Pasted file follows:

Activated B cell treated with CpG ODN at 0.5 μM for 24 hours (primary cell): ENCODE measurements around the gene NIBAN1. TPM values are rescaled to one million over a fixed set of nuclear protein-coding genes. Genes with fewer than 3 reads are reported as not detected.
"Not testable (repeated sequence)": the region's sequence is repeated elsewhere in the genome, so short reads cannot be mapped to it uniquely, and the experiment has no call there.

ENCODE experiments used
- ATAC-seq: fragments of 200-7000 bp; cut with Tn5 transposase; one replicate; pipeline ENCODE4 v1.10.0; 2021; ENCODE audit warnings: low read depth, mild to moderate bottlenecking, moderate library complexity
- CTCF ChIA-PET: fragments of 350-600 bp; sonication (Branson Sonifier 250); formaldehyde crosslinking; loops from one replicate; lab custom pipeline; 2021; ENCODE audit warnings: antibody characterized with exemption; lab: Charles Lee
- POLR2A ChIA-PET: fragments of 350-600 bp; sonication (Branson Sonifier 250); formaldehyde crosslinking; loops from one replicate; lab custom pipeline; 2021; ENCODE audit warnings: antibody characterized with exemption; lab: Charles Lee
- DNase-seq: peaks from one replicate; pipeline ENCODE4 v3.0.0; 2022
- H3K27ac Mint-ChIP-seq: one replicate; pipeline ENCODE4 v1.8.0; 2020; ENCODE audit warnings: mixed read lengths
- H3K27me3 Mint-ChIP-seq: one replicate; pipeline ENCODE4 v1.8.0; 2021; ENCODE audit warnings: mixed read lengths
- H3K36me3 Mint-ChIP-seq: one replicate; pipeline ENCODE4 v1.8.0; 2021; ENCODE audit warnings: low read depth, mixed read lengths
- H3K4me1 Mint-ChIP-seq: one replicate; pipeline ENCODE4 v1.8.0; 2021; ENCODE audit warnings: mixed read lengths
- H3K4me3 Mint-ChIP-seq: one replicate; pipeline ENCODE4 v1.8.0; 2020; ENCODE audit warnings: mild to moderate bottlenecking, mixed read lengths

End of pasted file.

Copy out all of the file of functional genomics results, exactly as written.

Activated B cell treated with CpG ODN at 0.5 μM for 24 hours (primary cell): ENCODE measurements around the gene NIBAN1. TPM values are rescaled to one million over a fixed set of nuclear protein-coding genes. Genes with fewer than 3 reads are reported as not detected.
"Not testable (repeated sequence)": the region's sequence is repeated elsewhere in the genome, so short reads cannot be mapped to it uniquely, and the experiment has no call there.

ENCODE experiments used
- ATAC-seq: fragments of 200-7000 bp; cut with Tn5 transposase; one replicate; pipeline ENCODE4 v1.10.0; 2021; ENCODE audit warnings: low read depth, mild to moderate bottlenecking, moderate library complexity
- CTCF ChIA-PET: fragments of 350-600 bp; sonication (Branson Sonifier 250); formaldehyde crosslinking; loops from one replicate; lab custom pipeline; 2021; ENCODE audit warnings: antibody characterized with exemption; lab: Charles Lee
- POLR2A ChIA-PET: fragments of 350-600 bp; sonication (Branson Sonifier 250); formaldehyde crosslinking; loops from one replicate; lab custom pipeline; 2021; ENCODE audit warnings: antibody characterized with exemption; lab: Charles Lee
- DNase-seq: peaks from one replicate; pipeline ENCODE4 v3.0.0; 2022
- H3K27ac Mint-ChIP-seq: one replicate; pipeline ENCODE4 v1.8.0; 2020; ENCODE audit warnings: mixed read lengths
- H3K27me3 Mint-ChIP-seq: one replicate; pipeline ENCODE4 v1.8.0; 2021; ENCODE audit warnings: mixed read lengths
- H3K36me3 Mint-ChIP-seq: one replicate; pipeline ENCODE4 v1.8.0; 2021; ENCODE audit warnings: low read depth, mixed read lengths
- H3K4me1 Mint-ChIP-seq: one replicate; pipeline ENCODE4 v1.8.0; 2021; ENCODE audit warnings: mixed read lengths
- H3K4me3 Mint-ChIP-seq: one replicate; pipeline ENCODE4 v1.8.0; 2020; ENCODE audit warnings: mild to moderate bottlenecking, mixed read lengths